Middle

He uses the story about the Ring of Gyges, it was a ring that you would wear, once worn you would be invisible and you could perform any injustice for your own benefit and not be seen by any individual. This invisibility would give an individual freedom to do what they please and be punished for it. He believes that individuals classify justice in the category that individuals are just in order to benefit themselves. Nature is what dictates the pursuit of an individual's own good. He says that people perceive justice as corruption and that we let ourselves suffer in order to escape a larger corruption. We all can be affected from one another's negligence. Therefore justice is something individuals participate in out of feebleness and uncertainty. Glaucon shapes this argument and shows us that he approves that it is better to be unjust than just. Plato then makes a comparison between the just and unjust person. Both individuals would be given a ring to be invisible and perform unjust acts. Glaucon suggests that "no one, as it would seem, would be so adamant as to stick by justice and bring himself to keep away from what belongs to others and not lay hold of it."10 Therefore, no one is willing to be unjust, unless being compelled too. Glaucon sees that the consideration of justice would be placed in being honourable, therefore it is usually chosen because we feel more dignified. Furthermore, the only way to feel honourable is through recognition from individuals around us. Moreover, believing justice is a pleasant entity is because of the positive feedback we receive. Towards the end of book II, Adiemantus goes against what Glaucon had been arguing. Adiemantus believes that no one praises justice for its own health and knowledge. Being just has its rewards in life and after life. He states that Justice is desirable for joy and happiness. ...read more.

Conclusion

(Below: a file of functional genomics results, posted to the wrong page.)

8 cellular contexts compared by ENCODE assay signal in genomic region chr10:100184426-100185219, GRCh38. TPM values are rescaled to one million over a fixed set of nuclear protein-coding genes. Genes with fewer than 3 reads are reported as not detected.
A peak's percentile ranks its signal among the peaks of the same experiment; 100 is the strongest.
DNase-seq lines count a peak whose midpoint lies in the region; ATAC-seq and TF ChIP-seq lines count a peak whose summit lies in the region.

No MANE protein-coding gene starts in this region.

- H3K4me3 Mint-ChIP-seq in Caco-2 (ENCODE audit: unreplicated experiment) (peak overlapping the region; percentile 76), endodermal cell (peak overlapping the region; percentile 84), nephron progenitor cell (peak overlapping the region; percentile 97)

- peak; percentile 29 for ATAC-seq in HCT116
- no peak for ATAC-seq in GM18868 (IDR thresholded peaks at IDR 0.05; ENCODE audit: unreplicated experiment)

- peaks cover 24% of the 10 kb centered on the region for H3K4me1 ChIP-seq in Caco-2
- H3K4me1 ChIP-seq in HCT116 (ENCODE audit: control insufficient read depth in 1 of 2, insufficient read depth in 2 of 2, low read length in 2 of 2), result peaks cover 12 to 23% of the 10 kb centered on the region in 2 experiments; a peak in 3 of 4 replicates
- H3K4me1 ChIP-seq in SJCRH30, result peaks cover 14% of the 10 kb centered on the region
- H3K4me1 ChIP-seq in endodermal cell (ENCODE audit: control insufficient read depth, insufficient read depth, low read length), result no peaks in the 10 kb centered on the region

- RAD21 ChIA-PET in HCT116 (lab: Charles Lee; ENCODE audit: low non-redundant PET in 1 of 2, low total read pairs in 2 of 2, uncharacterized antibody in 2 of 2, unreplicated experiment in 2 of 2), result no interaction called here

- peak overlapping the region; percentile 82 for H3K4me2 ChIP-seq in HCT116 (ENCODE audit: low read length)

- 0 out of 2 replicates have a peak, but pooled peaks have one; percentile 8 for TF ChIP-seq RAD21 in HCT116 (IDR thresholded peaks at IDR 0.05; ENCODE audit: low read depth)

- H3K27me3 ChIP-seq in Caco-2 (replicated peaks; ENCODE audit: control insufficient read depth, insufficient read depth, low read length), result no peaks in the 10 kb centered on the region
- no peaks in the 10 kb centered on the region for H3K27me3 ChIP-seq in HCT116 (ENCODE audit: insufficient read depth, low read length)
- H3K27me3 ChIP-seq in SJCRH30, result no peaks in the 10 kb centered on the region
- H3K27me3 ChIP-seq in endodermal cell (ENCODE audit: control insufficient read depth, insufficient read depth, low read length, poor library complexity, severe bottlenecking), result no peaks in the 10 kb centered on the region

The philosopher is unafraid of to use words, and he is the most virtuous of men; he allows for the association with forms and strives towards the truth. Socrates suggests that the only way to be happy is to measure happiness against anything that does not change. Therefore, the philosopher is not deemed vicious or useless, because the philosopher looks beyond, and sees the forms; he is just, while the sailors are caught up in unjust acts to try to rule. The pilot metaphor helps us understand the sailors are unhappy because they are unjust and the philosopher's happiness exists because he is just. In The Republic of Plato, happiness as suggested by Plato is pure and optimal in order to achieve peace, contentment results from having a perfectly just soul. Furthermore, inner conflict has to be absent from within in order for an individual to prosper and not endure any suffering. This happiness can be acquired by obtaining the virtue of justice, where reason is the director for the soul, making it valuable and good in itself. According to Plato, true happiness arises from within as a result of cultivating the correct state of mind, and cannot be diminished for as long as the balance within oneself is maintained, even if someone tried to impose it on them. The Republic of Plato is a contribution to ethics: a discussion of what justice is, and why is justice necessary to be happy. Furthermore, justice is necessary for harmony between individuals and civic life, Socrates arrives at a conclusion of justice through the use of many extended metaphors. Overall Socrates demonstrates that the just individual is truly perceived as being happier than the unjust individual. The unjust person is not the advantage of the stronger, but the advantage of the smarter. The stronger does things to benefit one self, while the smarter, does things for the benefit of society as a whole. In conclusion Socrates main argument is that justice is a harmonious healthy condition of the soul while the unjust life is led by anger, greediness, and tragedy within the soul. ...read more.